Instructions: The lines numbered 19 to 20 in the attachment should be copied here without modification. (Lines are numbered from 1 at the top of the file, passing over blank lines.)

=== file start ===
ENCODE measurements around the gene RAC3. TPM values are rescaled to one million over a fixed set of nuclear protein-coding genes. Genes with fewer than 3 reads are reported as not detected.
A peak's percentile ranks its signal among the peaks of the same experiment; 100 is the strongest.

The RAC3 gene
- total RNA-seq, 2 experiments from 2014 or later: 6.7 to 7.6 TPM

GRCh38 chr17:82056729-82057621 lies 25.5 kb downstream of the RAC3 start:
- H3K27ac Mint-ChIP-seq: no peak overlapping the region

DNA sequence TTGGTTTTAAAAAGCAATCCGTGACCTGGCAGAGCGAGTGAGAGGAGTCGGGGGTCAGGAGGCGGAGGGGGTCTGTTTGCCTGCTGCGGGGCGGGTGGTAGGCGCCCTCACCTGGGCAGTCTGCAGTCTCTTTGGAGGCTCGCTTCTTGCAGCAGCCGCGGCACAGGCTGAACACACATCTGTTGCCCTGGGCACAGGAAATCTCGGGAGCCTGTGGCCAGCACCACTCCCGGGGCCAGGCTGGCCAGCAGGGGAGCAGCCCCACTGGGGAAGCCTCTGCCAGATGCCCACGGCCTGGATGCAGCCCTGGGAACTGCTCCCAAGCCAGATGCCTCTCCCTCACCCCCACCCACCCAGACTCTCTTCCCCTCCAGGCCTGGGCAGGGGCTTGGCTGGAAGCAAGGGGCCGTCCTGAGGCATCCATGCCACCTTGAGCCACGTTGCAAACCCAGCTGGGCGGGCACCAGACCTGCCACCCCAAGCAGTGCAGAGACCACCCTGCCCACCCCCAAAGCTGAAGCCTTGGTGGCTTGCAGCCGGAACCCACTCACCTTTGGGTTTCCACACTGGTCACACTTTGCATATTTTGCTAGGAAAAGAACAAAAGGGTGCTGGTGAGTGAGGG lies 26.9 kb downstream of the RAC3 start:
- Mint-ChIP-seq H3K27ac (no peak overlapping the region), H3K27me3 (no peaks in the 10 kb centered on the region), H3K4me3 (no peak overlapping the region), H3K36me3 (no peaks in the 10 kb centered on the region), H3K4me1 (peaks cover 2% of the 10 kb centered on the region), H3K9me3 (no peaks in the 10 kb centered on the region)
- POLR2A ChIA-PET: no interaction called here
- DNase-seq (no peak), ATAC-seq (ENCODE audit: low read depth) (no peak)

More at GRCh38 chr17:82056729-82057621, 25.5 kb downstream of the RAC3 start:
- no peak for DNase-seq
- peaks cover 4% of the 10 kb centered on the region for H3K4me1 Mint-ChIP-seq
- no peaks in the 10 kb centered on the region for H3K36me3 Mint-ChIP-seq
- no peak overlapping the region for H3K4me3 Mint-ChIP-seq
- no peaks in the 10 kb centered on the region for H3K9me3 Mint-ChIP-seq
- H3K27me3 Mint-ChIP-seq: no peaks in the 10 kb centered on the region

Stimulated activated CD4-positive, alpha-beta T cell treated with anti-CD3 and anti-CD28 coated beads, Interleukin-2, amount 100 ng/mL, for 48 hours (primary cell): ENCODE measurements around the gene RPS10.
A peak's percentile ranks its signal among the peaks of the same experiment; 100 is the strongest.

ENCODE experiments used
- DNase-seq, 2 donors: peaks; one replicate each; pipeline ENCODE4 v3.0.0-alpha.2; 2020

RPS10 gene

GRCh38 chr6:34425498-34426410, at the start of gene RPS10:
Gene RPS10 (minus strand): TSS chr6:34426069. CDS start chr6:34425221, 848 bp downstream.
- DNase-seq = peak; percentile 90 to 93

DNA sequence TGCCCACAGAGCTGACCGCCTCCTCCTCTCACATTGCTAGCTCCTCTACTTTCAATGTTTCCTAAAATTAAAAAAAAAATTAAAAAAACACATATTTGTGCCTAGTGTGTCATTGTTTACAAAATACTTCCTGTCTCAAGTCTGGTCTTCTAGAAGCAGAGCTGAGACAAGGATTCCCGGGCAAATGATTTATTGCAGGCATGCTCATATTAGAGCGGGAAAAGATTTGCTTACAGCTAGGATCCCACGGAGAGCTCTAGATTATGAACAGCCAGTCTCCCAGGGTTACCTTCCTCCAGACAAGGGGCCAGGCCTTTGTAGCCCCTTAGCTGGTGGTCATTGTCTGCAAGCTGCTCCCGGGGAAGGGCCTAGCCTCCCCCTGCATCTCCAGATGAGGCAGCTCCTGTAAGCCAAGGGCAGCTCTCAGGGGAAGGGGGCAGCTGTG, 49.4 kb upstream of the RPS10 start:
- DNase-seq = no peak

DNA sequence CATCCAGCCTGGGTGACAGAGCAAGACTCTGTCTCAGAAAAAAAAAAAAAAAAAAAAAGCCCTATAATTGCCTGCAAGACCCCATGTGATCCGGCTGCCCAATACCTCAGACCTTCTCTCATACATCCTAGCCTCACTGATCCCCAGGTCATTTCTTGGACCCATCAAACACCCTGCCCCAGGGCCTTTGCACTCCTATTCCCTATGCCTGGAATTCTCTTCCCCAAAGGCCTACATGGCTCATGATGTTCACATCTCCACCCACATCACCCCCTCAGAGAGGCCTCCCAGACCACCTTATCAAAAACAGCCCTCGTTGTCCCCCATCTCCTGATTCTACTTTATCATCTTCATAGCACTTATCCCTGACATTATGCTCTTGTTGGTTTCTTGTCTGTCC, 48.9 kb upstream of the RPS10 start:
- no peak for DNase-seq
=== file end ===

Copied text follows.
A peak's percentile ranks its signal among the peaks of the same experiment; 100 is the strongest.

ENCODE experiments used